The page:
From the DJC: “Another Example of Why We Can’t Build Enough Housing”

Last week I got an email from a supporter with the words “another example of why we can’t build enough housing” in the subject heading and the following clip from the Daily Journal of Commerce. I’ve put an emphasis on key points in the text.

New plan for Avalon site totals 40 units, not 102

Journal staff reporter

Plans for a seven-story apartment building at 3078 S.W. Avalon Way in West Seattle are dead, despite years of effort by different teams.

In July, that project had its fifth design review in five years. During that time, the potential developer changed twice, and the architect changed once.

A master use permit was issued during the process, then subject to a SEPA appeal to the city Hearing Examiner, which was later reversed.

Insufficient parking had been a major point of opposition from neighbors.

The design review board recommended in July that the project go through another round of review. In August, the owner of two of the site’s three parcels cancelled the project.

Now the same owner has filed two separate new plans for 3084 and 3078 Avalon. And Cone Architecture has replaced NK Architects.

The owner of the third parcel is apparently no longer involved.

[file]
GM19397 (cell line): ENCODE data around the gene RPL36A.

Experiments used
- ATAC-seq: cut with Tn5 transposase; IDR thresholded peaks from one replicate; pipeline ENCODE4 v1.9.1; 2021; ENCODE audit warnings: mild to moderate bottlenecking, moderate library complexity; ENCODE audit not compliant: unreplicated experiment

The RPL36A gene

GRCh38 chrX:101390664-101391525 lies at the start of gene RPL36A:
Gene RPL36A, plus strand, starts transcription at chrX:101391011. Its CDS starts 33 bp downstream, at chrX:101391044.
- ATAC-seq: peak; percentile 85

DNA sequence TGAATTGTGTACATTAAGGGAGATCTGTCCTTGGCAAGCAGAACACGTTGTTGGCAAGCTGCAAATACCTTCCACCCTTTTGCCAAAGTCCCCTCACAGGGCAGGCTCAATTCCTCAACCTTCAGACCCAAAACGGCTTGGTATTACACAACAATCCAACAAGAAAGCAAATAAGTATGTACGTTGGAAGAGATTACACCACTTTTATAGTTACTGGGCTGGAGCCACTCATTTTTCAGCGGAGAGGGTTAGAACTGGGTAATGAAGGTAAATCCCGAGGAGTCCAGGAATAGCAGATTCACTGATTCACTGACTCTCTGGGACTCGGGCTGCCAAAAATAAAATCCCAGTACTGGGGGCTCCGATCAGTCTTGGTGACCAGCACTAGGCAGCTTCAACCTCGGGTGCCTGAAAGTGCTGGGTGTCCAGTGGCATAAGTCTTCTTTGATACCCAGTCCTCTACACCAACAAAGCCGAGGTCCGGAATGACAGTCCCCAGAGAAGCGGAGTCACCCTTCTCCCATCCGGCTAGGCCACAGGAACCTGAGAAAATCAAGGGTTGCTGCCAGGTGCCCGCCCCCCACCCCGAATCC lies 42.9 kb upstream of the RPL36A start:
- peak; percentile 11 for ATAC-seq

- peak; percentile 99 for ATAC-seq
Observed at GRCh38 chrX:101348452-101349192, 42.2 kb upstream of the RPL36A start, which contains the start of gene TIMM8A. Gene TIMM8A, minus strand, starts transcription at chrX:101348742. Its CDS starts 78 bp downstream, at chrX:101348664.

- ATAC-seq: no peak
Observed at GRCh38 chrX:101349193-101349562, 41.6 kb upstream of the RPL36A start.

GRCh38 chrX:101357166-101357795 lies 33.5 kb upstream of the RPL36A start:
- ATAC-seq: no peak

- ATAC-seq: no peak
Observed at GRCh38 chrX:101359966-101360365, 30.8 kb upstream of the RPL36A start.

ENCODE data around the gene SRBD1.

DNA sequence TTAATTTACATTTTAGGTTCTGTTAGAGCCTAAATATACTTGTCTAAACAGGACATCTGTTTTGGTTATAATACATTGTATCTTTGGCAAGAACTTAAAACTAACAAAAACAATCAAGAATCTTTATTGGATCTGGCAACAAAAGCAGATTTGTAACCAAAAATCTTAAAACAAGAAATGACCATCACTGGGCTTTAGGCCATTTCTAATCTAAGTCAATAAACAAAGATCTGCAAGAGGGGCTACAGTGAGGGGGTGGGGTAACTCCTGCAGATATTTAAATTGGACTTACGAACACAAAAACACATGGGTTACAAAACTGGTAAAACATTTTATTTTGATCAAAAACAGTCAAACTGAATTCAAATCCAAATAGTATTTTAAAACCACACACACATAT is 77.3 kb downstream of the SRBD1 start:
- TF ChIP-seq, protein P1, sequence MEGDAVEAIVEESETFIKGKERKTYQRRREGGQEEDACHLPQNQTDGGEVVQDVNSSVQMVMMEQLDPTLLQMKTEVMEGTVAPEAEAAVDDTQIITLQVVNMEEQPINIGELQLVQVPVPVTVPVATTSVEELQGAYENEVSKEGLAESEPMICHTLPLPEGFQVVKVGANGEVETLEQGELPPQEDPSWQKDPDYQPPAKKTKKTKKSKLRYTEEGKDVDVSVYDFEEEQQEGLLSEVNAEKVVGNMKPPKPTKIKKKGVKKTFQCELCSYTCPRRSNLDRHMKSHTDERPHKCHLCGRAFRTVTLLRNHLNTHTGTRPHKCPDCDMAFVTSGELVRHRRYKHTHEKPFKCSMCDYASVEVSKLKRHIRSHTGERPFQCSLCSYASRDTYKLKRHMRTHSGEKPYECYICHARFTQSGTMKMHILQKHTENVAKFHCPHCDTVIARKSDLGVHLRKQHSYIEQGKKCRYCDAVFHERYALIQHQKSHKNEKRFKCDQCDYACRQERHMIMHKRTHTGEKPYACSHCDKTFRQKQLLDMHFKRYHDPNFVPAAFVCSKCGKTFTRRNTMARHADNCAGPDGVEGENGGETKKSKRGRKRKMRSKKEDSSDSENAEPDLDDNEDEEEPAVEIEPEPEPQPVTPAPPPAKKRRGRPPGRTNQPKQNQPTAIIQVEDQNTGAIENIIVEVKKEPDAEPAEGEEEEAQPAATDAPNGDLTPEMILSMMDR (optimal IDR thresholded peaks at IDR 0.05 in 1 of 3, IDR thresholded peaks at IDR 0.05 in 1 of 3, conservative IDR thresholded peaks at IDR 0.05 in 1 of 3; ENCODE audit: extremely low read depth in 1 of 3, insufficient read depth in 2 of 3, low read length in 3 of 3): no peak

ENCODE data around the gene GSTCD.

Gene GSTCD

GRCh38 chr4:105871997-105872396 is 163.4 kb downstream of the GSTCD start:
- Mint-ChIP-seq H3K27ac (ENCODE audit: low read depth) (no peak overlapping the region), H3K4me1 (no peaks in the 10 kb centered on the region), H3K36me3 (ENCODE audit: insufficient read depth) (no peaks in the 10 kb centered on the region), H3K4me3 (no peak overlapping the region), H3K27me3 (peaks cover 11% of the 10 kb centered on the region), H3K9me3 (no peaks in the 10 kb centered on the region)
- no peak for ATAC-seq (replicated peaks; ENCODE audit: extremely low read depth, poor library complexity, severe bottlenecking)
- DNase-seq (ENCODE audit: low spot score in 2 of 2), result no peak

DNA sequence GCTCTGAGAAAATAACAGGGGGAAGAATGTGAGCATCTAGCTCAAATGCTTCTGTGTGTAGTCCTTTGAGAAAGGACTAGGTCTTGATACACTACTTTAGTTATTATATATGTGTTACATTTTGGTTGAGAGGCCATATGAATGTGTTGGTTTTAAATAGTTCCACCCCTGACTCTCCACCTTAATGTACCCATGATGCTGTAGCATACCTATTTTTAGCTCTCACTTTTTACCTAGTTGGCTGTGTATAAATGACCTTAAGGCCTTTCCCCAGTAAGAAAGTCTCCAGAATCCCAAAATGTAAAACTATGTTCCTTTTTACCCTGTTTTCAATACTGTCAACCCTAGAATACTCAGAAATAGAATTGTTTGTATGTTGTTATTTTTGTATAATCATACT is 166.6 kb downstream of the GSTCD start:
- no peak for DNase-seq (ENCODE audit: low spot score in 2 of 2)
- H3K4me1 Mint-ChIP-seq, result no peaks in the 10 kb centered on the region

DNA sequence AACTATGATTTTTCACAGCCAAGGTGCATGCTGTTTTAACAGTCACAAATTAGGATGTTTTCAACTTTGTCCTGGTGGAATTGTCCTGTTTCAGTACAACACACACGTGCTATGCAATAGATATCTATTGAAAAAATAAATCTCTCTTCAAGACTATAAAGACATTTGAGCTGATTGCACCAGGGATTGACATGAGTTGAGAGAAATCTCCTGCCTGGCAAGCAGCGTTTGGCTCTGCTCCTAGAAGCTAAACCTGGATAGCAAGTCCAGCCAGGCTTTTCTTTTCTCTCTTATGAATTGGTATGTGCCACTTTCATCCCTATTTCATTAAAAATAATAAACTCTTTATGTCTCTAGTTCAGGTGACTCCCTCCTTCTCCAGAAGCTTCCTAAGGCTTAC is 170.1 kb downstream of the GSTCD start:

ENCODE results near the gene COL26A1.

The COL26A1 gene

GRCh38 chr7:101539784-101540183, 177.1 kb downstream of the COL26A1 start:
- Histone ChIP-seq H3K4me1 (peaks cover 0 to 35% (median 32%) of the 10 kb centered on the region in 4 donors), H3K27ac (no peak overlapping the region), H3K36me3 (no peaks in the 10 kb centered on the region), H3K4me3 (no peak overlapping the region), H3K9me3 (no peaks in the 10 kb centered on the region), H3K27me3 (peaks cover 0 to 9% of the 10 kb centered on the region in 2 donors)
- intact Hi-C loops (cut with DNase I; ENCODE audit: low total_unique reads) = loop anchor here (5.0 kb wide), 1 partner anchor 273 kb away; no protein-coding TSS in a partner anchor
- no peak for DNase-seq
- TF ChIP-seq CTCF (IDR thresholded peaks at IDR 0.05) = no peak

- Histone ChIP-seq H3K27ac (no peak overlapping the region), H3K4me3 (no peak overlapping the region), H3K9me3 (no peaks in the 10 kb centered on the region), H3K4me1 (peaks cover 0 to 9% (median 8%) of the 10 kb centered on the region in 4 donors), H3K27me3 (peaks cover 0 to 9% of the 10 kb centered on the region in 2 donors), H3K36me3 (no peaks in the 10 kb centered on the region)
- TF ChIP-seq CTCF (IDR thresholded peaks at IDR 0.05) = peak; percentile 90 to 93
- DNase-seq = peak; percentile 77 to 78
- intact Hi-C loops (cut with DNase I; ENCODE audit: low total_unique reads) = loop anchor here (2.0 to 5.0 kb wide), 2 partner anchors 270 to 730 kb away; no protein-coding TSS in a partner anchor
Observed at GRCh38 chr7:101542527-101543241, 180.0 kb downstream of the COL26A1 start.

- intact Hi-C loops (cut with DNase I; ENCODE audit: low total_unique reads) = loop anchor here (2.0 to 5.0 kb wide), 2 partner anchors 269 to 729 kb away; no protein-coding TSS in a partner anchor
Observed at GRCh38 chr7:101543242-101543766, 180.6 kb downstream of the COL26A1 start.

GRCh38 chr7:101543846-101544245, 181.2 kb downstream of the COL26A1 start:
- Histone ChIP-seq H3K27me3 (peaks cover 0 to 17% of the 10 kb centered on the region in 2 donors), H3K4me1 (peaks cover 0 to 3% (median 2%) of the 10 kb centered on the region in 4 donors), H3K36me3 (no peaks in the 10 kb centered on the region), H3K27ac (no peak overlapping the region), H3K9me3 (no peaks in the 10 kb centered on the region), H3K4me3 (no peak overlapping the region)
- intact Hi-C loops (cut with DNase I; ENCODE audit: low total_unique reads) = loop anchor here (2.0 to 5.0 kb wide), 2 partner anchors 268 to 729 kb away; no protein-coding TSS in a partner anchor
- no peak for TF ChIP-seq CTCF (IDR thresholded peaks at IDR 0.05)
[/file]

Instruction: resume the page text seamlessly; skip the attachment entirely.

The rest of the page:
The plan for 3078 Avalon is now eight townhouses with four parking spaces on a 4,800-square-foot lot. An existing rental triplex will be removed.

The plan for 3084 Avalon is now a midrise apartment building with 32 small efficiency dwelling units (SEDUs) and no parking. The number of floors isn’t specified, but project size is estimated at 18,000 square feet — which indicates six or seven stories. An existing rental triplex will be removed from the 4,800-square-foot lot.

Both properties have been owned by the same family for several decades.

Two different builders are listed for the projects.

Not only will there be fewer housing units available to the market when this project is finally done compared to what was originally proposed, but they are likely to be a lot more expensive. While nothing was happening and the process was grinding down the number of units here, money was being spent on holding costs, lawyers, and architects. All the money that has been spent to deal with this process will end up in the rents of the new tenants and the price of the new homes.

While the Mayor and Council and press keep gasping at “skyrocketing” housing prices they are presiding and standing by a system that produces this result: higher prices. It’s astonishing that elected officials react as if housing prices are some kind of freak of nature when in fact they are the result of bad policy. And they hate when I call it out. Too bad. That’s what I have to do. Someday, I hope, people will realize we have a say in housing prices. We can get rid of the excesses of regulation and process and let the market respond to the demand for housing. I guess that’s just too easy.

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